The Miami Dolphins opened their 2021 veteran minicamp on Tuesday, starting a three-day stretch of practices and meetings designed to ensure players are grasping the new offensive playbook and picking up tweaks to the defense. The team can hold two practices a day for a total of 3.5 hours, with the second workout limited to a walkthrough. This is the only mandatory event during the offseason for veterans and one that signals the start of contract holdouts if a player does not show up.
That is the exact situation when it comes to cornerback Xavien Howard. The 2020 All-Pro has four years remaining on a contract extension he signed back in 2019, but he is now sixth in the league in terms of average salary per year for a cornerback on the deal. More importantly, he is second on the Dolphins in average salary at the position. While Howard has a $15.1 million average, Byron Jones has a $16.5 million per year contract with Miami. Howard led the league with 10 interceptions last year, while Jones only recorded two. Miami has a dynamic duo between the ball-hawking Howard and the coverage specialist Jones, but they also now have an issue where Howard appears to feel he is underpaid.
“I think it’s pretty clear that this is a contract situation, which we’ve talked about internally,” Dolphins head coach Brian Flores said on Tuesday ahead of the team’s first practice of minicamp. “That’s what I believe it is and obviously we’ve had discussions and we’ll continue to have those discussions.”
Flores explained a bit more about the discussions the team is having internally as they deal with a player who is unhappy with his contract, but still has four years remaining on that deal. “I would say that normally we keep this stuff internally; but generally speaking, I think you put them in buckets,” the coach stated. “So you have contract extensions, you’ve got free agent contracts; so we have a player and we extend a contract. You have free agents you bring on. ‘X’, this is a little bit of a unique situation. I’m sure you guys all understand this. He was extended and now we’re talking about a renegotiation of an extension, so that’s a little bit different. We’ve had a lot of discussions about that. Again, it’s a very unique situation. We’re talking about a potential renegotiation after one year. I think those turn into longer conversations and we understand that. We’ve obviously had a lot of talks and conversations about those. We will continue to have those and keep those internal; but it’s a very unique situation.”
Howard’s situation is clearly unique. He signed the five-year extension and has played one season into it. It was a $76 million deal with $12 million guaranteed this season - with Jones guaranteed $14 million in 2021. Howard changed agents this offseason, signing with David Canter, always a sign the player is looking for a new contract. His ten interceptions last year made Howard the first player to reach double digit interceptions in a season since 2007 and tied the Dolphins’ franchise record, a mark set in 1967 by Dick Westmoreland. Howard also has the most interceptions in the league over the past three seasons, while missing 15 games over that span. He led the league with seven interceptions in 2018, while only playing 12 games, earning his first Pro Bowl selection. He picked up his second Pro Bowl selection, along with his first First-Team All-Pro selection, last season.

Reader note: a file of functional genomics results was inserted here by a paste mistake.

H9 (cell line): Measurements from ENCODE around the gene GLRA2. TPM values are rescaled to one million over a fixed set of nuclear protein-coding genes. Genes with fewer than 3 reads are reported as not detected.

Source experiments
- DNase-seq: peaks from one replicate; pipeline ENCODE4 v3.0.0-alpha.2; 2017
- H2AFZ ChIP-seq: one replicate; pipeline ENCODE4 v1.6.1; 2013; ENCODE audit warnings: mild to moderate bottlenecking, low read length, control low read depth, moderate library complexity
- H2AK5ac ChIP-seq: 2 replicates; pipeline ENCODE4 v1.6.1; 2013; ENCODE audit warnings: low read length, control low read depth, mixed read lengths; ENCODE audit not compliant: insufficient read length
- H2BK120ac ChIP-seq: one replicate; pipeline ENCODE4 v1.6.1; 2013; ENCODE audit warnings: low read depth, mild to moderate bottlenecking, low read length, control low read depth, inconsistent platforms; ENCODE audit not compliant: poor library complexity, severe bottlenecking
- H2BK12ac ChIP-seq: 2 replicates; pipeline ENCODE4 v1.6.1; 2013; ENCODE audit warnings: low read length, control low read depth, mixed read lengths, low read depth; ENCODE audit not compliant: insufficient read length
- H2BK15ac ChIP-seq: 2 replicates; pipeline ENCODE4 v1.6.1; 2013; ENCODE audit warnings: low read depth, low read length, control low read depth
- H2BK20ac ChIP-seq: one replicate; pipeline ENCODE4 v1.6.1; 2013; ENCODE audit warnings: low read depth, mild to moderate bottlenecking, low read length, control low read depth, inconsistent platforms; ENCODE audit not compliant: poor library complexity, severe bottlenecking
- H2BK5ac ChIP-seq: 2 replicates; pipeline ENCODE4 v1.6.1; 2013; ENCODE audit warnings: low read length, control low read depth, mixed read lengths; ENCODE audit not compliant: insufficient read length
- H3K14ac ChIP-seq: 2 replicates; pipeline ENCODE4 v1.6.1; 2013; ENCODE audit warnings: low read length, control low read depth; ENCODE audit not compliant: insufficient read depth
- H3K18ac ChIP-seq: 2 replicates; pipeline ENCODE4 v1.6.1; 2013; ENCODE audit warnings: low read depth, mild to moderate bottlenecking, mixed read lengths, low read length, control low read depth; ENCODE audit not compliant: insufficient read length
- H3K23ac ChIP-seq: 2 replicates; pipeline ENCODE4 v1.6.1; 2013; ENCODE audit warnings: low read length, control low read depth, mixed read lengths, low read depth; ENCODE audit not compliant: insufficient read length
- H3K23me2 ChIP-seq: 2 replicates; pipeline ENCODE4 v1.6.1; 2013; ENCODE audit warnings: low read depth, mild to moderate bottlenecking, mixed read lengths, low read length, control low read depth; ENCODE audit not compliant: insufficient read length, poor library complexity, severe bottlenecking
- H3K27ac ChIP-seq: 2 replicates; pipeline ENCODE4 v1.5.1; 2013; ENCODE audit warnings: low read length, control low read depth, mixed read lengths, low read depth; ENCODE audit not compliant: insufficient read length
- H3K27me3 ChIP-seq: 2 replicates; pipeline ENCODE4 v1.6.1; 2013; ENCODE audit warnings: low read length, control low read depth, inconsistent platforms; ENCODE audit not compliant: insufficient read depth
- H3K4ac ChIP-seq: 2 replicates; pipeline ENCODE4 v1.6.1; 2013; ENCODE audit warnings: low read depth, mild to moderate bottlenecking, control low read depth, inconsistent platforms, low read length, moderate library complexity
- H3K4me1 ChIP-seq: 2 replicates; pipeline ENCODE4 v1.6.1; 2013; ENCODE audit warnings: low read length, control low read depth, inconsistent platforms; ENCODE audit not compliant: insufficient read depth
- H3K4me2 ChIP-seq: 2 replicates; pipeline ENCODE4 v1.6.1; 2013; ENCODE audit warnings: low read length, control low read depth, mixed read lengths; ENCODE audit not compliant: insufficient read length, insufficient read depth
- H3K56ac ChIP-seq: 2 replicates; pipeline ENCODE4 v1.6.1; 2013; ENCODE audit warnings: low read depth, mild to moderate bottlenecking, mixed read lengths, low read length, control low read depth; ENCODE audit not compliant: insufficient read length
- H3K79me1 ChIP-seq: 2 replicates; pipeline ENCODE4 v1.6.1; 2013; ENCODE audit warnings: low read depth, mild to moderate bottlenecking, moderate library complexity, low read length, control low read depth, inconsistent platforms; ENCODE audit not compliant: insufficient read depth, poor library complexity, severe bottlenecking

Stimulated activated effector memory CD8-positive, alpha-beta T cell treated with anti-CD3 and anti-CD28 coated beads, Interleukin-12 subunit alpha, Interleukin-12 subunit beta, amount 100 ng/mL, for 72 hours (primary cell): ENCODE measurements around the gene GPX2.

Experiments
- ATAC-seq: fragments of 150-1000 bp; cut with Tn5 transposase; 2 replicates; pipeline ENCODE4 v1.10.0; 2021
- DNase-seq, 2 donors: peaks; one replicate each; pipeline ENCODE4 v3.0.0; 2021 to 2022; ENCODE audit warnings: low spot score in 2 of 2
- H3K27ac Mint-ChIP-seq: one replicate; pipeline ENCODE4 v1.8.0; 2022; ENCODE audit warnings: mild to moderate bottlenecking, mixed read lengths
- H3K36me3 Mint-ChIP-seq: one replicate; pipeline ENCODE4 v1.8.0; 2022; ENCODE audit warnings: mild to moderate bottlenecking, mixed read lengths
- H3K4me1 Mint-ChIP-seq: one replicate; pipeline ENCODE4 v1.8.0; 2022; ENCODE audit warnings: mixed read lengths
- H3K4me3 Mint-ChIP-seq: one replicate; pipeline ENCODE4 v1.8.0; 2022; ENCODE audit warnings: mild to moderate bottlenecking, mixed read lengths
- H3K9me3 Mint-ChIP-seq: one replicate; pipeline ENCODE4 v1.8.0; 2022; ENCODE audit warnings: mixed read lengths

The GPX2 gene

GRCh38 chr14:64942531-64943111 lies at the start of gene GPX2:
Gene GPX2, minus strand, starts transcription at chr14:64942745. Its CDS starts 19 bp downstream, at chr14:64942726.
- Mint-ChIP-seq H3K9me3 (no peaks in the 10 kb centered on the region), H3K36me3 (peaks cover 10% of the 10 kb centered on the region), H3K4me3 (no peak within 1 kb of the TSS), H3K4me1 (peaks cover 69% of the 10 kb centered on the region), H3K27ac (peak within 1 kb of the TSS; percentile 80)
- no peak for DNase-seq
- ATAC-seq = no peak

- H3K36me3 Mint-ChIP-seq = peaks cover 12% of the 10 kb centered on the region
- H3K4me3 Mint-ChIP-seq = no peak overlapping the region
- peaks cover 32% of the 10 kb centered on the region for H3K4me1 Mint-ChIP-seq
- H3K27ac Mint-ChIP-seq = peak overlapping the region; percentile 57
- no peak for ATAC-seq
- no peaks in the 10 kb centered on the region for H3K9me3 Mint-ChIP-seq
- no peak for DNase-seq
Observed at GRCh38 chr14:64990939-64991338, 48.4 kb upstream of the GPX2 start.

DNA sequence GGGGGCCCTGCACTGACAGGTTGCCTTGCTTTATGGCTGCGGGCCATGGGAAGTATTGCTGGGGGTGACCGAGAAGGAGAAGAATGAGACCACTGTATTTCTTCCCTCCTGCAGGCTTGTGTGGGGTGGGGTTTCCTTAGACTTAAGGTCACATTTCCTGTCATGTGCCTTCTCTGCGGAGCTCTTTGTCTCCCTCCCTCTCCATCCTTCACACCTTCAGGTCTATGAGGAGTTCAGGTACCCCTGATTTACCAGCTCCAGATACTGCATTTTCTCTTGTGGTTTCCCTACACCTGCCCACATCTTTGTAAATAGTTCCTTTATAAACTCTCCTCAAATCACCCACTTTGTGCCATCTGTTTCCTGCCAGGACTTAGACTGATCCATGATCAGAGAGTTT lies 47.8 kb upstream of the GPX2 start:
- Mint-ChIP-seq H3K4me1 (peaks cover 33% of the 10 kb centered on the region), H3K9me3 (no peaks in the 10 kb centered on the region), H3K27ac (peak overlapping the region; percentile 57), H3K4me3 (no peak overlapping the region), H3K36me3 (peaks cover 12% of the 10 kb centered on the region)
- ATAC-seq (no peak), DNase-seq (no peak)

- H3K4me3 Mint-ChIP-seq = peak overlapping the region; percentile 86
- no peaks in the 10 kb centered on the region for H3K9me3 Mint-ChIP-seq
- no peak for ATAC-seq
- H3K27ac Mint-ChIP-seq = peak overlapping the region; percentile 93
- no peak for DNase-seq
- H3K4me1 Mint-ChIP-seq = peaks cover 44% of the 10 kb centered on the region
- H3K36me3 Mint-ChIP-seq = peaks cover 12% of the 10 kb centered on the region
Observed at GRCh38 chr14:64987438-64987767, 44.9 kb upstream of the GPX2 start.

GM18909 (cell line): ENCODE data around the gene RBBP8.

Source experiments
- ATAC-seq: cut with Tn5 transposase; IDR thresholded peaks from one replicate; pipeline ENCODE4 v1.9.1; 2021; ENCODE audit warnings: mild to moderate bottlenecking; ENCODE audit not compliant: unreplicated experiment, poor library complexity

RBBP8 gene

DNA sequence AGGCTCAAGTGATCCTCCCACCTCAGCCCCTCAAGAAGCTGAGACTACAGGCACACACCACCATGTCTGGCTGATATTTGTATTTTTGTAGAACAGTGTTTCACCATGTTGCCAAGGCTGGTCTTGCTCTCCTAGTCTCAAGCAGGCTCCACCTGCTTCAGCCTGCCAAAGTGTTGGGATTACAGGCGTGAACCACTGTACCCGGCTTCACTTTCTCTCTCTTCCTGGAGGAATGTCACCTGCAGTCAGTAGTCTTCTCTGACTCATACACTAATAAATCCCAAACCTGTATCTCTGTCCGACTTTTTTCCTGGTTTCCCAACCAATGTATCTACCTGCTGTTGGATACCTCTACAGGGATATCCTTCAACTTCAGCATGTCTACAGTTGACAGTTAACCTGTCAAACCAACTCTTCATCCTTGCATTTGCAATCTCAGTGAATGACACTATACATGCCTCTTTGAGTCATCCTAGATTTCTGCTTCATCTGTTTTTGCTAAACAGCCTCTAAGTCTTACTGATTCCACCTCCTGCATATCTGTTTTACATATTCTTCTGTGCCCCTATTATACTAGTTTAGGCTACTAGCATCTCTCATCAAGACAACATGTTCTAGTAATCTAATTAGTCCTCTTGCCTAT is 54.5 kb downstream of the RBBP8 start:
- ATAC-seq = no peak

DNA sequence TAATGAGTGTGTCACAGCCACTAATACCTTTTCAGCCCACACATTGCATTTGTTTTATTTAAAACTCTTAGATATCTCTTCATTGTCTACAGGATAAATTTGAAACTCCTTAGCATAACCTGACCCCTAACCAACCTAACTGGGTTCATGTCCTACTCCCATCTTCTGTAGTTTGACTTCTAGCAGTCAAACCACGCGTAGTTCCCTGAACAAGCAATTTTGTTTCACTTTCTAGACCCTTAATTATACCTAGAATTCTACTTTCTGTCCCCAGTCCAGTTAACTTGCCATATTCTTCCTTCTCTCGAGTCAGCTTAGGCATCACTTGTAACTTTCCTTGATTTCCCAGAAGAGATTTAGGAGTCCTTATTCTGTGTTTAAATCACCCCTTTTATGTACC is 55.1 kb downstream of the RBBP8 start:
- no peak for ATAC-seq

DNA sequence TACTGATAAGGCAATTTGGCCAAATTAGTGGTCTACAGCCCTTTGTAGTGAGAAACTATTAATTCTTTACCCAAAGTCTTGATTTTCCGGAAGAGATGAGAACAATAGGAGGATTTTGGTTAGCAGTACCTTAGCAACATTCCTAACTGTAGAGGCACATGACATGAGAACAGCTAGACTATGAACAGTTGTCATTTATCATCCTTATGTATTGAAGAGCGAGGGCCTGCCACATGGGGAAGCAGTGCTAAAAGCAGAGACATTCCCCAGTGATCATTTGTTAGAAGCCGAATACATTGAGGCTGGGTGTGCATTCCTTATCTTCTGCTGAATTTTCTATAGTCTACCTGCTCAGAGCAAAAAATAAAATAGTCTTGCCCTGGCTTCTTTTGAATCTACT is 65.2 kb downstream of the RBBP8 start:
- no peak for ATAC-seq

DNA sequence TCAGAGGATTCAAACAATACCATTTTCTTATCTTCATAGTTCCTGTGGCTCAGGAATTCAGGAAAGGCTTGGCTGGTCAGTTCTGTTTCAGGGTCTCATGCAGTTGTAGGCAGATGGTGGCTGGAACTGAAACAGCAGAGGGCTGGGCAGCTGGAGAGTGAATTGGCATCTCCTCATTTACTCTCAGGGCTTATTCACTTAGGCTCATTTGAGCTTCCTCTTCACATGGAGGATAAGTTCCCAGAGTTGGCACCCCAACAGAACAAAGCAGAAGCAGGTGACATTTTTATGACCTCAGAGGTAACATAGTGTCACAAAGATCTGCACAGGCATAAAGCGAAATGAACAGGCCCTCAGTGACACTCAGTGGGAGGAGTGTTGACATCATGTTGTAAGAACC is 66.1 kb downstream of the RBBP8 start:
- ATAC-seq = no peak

“We treat these case-by-case,” Flores continued. “I think at the end of the day, we’re going to keep these conversations internal. But specific to this one, like I said earlier, it’s very unique. It’s a renegotiation of an extension after one year and it’s honestly something that hasn’t been done before. I’m not saying that we’re drawing a line in the sand, but different players set the market every year. “
The Dolphins are not believed to be looking to trade Howard, though there have been reports in the past of teams calling Miami about his availability. Flores stressed on Tuesday that the team continues to plan for Howard to be in Miami. “We love ‘X.’ Let me go ahead and say that right now, so you guys can make sure you write that. We love him. He’s very productive. He’s a team player. He’s an important player on this team; but again, (it’s a) unique situation,” Flores explained. “We want to keep him here. Again, markets are set. Specific to Byron, markets are set differently every year. Yeah, that’s a part of the conversation; but again, that’s what makes this unique, like I mentioned, which I’m sure everyone can understand.”
Howard could be fined up to $93,000 if he skips all three days of the Dolphins’ minicamp. Any hold out that carries into training camp, set to begin on July 27, would open Howard to fines of $50,000 per day missed. Miami could come to an agreement on a new deal with Howard and waive any fines, but that could also set a precedent that a player with four years remaining on a contract can hold out for a new deal.
Howard and the Dolphins is a unique situation and one that we will all watch out over the next few days, and the next couple of months.